Choosing continuous integration (CI) tool. Comparison : CruiseControl, Hudson, Continuum vs. TeamCityBy neokrates, written on April 2, 2010
You are choosing the CI solution for your firm. There is a bunch of open source CI tools, and they are all good. So, is there a reason for your company to go with professional CI and pay for it handsomely?
This article has become a kind of TeamCity against the pure Open Source discussion. And if after reading it you choose the open source, you will still need to decide which CI is good for you. So, check the feature lists and maybe talk to contractors to choose wisely.
Open source: CruiseControl, Hudson, Continuum
What ALL this tools have in common?
- basic CI process works good (what a surprise );
- some build triggering options. (Time controlled, or triggered by previous build);
- many “build runners”. You may build maven or ant, bash or ivy. All this support major builder. Although check the supported list first. Newer or exotic builders may be not supported or just don’t work properly;
- basic or advanced web interface;
- some VCS support. Integration with SVN, CVS, GIT, etc…
- mostly good usability. Most of Hudson and continuum can be configured through web GUI, CC is easier to configure through the central xml configuration file;
- build logs and metrics. All tools have it, but TeamCity tends to give you more options to extract relevant info…
- simple install. Basically, those are webapps, so installing them is like putting new __war file_ under tomcat or jetty;
- remote API. Want to use Java or RPC to interact with your CI? “Yes, they can.”
- feedback and notifications. Email is supported by all tools. There is limited support for IM, but it may change;
- plugins, extensions. Hudson and Cruise Control. Both have many plugins made by community. TeamCity has many plugins provided by JetBrains. Continuum plugins seem to be scarce this days
Advantages of TeamCity
- distributed build. Hudson and TeamCity do support distribution. TeamCity has some more options. So, just a tiny here;
- professional support. There is a dedicated firm (JetBrains) with skilled professionals. Hence, you can expect consistent code, good documentation etc…
- And if you buy the licenses, you can request new features and plugins just for your special case.
- build from multiple VCS roots. One build, many repo locations;
- many advanced options, largest feature list. Example: it is not important for you if you don’t need Skype notification. But if you do, that may spare you weeks or more if this feature just happens to be already there. If not, JetBrains will make it happen (only if you are a customer);
- large enterprise needs permanent partner. You cant expect the open source community to be your permanent partner. Yes, you can hire some contractors near to those projects, but it might be not enough if you are a big company.
Drawbacks of TeamCity
- too much for basic projects. You need the system which can checkout and build some Java projects, and then show you the status or your builds? You don’t need TeamCity to do that, and you definitely don’t need to pay for it to get simple job done;
- useless if open source can all what you want. Project, in which the expected CI features are known and will rarely change. If you know that hudson or CC can do it, just get some contractor and let him setup it once. You don’t need TeamCity, that gives you nothing you cant have from open source CI. And having just one contractor will reduce your costs dramatically;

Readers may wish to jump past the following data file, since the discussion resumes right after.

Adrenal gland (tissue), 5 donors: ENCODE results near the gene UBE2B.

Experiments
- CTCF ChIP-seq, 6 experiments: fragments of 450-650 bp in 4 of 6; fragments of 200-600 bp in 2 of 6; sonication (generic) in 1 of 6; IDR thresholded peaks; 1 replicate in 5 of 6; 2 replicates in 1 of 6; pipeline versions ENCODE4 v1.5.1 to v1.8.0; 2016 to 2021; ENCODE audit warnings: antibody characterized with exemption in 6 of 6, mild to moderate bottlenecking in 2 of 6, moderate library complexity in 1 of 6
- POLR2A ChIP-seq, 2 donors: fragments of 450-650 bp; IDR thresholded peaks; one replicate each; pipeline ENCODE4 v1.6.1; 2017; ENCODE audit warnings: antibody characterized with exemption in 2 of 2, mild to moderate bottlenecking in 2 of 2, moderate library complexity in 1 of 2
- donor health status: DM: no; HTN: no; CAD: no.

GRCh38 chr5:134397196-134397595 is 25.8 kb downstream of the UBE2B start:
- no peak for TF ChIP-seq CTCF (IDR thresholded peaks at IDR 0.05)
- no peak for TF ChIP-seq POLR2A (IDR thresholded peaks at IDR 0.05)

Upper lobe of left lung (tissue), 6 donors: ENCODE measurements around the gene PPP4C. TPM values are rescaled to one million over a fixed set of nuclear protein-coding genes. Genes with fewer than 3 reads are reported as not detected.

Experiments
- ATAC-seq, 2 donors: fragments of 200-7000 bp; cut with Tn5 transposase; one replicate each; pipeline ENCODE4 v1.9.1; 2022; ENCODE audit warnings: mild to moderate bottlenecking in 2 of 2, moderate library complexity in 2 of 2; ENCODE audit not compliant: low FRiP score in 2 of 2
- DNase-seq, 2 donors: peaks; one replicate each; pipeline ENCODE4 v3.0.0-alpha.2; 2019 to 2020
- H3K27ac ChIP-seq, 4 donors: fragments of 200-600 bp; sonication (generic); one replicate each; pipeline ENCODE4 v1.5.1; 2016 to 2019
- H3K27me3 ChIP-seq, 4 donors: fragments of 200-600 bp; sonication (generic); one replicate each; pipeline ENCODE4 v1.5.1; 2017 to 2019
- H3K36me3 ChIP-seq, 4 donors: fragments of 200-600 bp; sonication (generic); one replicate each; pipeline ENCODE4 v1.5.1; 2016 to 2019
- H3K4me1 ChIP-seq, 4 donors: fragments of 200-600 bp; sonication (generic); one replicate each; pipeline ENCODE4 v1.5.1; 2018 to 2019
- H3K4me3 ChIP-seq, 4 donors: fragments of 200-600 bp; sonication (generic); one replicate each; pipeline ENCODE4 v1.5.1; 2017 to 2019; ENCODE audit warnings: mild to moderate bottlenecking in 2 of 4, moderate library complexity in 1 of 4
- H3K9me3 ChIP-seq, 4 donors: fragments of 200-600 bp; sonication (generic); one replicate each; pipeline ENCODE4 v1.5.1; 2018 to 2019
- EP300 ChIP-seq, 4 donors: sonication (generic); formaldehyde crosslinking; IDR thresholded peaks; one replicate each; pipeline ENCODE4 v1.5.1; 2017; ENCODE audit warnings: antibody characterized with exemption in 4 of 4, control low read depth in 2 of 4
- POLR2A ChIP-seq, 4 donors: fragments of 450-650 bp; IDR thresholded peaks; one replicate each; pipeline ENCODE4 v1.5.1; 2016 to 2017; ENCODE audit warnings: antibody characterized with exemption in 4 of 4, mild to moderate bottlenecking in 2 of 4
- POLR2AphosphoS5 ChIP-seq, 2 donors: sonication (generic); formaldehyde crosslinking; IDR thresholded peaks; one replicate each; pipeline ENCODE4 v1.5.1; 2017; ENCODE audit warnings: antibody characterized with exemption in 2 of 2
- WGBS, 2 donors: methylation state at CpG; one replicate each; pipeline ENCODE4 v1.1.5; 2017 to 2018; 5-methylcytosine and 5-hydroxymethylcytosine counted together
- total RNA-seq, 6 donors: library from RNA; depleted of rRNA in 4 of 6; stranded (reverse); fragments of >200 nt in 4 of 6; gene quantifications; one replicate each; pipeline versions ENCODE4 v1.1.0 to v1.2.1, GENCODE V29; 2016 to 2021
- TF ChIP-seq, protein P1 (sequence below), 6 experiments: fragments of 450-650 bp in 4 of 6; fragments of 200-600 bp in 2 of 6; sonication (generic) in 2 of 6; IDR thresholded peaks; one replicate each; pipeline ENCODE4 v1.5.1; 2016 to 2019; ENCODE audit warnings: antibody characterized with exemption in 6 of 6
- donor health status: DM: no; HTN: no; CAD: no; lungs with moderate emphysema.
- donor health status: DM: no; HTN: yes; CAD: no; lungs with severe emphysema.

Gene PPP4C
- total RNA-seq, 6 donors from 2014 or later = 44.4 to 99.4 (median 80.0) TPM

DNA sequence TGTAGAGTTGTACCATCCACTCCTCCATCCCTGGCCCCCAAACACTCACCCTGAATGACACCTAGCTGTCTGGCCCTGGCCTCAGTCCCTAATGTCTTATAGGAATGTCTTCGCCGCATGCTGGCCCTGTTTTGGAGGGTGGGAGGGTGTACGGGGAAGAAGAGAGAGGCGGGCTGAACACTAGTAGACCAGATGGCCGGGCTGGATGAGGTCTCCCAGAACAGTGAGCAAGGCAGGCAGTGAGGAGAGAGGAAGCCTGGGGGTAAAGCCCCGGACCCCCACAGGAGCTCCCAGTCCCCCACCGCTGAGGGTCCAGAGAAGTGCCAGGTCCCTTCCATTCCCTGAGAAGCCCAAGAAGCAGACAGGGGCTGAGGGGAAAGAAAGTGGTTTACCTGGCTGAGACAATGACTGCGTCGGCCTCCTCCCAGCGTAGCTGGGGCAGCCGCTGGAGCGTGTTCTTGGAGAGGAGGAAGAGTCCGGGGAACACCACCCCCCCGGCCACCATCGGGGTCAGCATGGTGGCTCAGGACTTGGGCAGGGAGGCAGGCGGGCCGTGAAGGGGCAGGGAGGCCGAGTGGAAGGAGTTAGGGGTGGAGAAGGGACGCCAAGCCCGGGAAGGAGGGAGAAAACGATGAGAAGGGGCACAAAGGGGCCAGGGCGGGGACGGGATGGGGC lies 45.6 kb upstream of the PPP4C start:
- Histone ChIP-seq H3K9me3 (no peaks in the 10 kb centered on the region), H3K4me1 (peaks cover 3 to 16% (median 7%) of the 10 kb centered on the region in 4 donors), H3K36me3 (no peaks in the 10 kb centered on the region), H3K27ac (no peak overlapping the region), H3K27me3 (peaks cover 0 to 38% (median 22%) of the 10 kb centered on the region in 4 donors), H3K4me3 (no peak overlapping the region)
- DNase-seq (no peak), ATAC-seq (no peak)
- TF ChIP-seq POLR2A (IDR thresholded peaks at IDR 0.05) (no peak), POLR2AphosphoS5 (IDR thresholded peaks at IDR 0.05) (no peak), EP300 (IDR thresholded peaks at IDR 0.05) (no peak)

- large projects, price will become a problem. Do you have 50+ developers, partner firms, complex agile infrastructure with testates and staging? Then, you will end up with the perfect solution which you probably can’t afford. The thing is, with TeamCity you will pay pro additional ‘agents’. And even large enterprises can’t afford to spend lots of money every month just to be able to build own software;
- no open source community. With open Source tools you have many sources of information. With TeamCity, you main partner is JetBrains and if it fails to support you, you are on your own. Each time you want a new feature from the TeamCity, you will basically have to read the support agreement. Maybe you have a wrong setup, or some custom plugin and now nobody but yourself can help you. No big forums, no tweakers, you are on your own.
Choose TeamCity if …
Does many of the following apply to your case? If yes, then you probably need TeamCity:
- you are middle to large company;
- you have enough money to spend on CI. Not only now, but in the future as well;
- you need guarantees, that you CI works perfectly any time;
- you need the newest features;
- you expect most of the options, maximum flexibility and usability;
- you builds are distributed with some custom setup;
Go with open source if …
If the list below describes your problems better, you might want to use open source CI:
- you have basic requirements;
- one of open source products meets your requirements. You don’t expect that requirements change dramatically in the future;
- money is a problem;
- you have a team of skilled builders and and/or release manager;
- you have huge build-chain, huge numbers of artifacts, etc. Don’t take TeamCity. Yes, it can handle the problem. But it will cost you big time. Try Hudson. It has limitless scalability and costs zero;
- you don’t want to be limited by the support, JetBrains gives you. If you have lots of good coders, they might ask you why do you wait a week for the feature which will take 5 minutes to code. And the answer is “because we loose the support for this TeamCity instance otherwise”. Well, in my experience, it is not the most popular answer.
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